December 16, 1998

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Vol. 18, Issue 16
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In 20 states, sex between a student and an adult employee is perfectly legal, as long as the young person is at least 16. And if the student is 17, add three more states to the list.


This series is the result of a six-month project by Education Week Associate Editor Caroline Hendrie and Deputy Managing Editor Steven Drummond.

A small, well-trained army of research assistants fanned out into the nation's kindergarten classes this fall as part of a massive new federal effort to track children's learning and development from the start of school to the end of 5th grade.

When students at the Alice Carlson Applied Learning Center organize school events, run the annual PTA membership drive, and write city zoning officials in support of an outdoor-learning center, they aren't missing out on their curriculum.


Michael Baca

Math teacher

Santa Fe, N.M.

Theodore S. Sergi
Theodore S. Sergi has been reappointed Connecticut's commissioner of education by the state school board. Mr. Sergi, 49, has worked with the Connecticut education department for 20 years. In his position, which he has held since 1995, he works with officials from the state's 166 districts, which serve more than half a million students. Mr. Sergi's new four-year term begins next month.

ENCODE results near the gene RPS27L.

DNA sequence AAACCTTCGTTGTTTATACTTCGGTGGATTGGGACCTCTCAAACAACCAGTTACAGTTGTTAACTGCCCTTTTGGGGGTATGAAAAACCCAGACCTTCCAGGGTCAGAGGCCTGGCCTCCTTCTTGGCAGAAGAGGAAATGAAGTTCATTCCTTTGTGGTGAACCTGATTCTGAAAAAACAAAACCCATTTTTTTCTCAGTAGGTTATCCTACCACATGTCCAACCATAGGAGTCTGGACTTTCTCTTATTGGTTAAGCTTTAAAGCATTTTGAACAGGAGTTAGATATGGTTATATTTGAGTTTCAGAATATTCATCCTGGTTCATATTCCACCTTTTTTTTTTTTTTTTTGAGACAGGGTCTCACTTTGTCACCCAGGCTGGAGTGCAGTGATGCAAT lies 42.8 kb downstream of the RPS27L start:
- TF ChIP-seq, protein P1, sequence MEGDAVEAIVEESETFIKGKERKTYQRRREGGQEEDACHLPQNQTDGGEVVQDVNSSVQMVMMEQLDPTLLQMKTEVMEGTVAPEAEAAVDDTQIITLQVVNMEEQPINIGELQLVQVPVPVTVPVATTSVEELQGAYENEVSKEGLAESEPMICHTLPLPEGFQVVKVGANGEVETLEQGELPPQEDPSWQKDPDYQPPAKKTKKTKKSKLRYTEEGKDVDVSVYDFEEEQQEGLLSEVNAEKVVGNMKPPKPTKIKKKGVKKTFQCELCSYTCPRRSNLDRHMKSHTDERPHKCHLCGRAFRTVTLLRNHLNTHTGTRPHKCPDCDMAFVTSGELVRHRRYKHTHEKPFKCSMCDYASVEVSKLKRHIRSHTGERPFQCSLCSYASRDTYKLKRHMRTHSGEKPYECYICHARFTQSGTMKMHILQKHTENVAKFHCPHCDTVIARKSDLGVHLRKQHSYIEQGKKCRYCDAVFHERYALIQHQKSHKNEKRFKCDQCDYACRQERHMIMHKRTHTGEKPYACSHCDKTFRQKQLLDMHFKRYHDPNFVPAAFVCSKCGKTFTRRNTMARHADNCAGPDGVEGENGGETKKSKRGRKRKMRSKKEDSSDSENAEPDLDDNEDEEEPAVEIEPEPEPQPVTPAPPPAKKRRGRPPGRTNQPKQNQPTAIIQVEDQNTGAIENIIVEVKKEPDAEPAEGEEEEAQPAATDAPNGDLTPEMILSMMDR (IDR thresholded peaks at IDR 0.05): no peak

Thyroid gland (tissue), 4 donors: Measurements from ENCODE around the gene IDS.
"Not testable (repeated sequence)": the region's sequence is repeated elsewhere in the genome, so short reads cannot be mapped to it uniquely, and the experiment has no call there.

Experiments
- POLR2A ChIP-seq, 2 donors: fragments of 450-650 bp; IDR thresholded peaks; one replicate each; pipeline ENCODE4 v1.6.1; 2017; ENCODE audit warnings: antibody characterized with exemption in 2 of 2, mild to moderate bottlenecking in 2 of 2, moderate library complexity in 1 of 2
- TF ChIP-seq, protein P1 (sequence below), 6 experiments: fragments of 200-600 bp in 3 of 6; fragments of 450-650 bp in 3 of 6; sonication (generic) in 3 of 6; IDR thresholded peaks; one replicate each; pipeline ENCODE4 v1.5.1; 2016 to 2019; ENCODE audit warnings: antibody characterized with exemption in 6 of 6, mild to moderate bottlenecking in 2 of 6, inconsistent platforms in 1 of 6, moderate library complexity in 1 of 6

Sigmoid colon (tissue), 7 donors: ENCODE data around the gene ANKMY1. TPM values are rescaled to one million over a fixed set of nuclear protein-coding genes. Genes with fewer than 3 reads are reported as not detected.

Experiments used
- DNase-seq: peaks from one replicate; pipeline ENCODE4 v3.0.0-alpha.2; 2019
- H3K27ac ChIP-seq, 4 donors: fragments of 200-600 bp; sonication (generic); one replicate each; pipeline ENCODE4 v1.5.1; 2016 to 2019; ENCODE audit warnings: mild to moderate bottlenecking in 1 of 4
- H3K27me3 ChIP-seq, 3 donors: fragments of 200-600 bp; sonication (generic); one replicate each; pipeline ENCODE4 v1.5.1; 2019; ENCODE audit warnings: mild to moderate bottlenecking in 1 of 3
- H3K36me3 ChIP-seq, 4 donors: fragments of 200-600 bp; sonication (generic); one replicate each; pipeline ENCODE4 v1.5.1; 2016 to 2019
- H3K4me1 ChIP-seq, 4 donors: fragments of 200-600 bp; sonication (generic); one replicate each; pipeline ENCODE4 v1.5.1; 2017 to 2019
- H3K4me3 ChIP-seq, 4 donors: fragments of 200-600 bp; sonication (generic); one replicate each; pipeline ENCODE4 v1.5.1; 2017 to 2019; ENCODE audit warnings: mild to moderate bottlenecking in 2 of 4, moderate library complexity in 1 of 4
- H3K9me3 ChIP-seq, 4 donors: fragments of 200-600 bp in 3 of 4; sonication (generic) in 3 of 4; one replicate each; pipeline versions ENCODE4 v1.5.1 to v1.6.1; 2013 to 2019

With a plea and a promise, an idea-sharing network to support teachers in the use of technology was launched last week for the third time in less than three years.

Teachers in Cincinnati last week rejected a proposed contract change that would have allowed the district to redesign low-performing schools from the ground up.

Okla. Districts To Get Millions
From Company's Back Taxes

The United States is progressing slowly toward the ambitious national education goals set almost nine years ago, but is unlikely to meet them by the 2000 target date, according to the panel charged with monitoring the process.

Carolivia Herron hoped the book she wrote about her hair--"the kinkiest, the nappiest, the fuzziest, the most screwed up, squeezed up, knotted up, tangled up, twisted up, nappiest" hair you ever saw--would promote self-esteem and pride among black children.

On a crisp fall Saturday in this city's affluent Upper East Side, 13-year-old Chris Forde glimpsed a world of new educational opportunities.

Heroin use among high school students has jumped sharply in the past five years, as the narcotic has become easier to acquire and as more teenagers sniff it in the false belief that that method is safer than injection, a study released last week concludes.
Many states are threatening to get tough by adopting policies that reward success and punish failure in education. But, so far, there may be more bluster than action, according to Quality Counts '99: Rewarding Results, Punishing Failure.
School principals often feel they need to be education's answer to the Colonial minuteman—ready at a moment's notice to handle just about anything.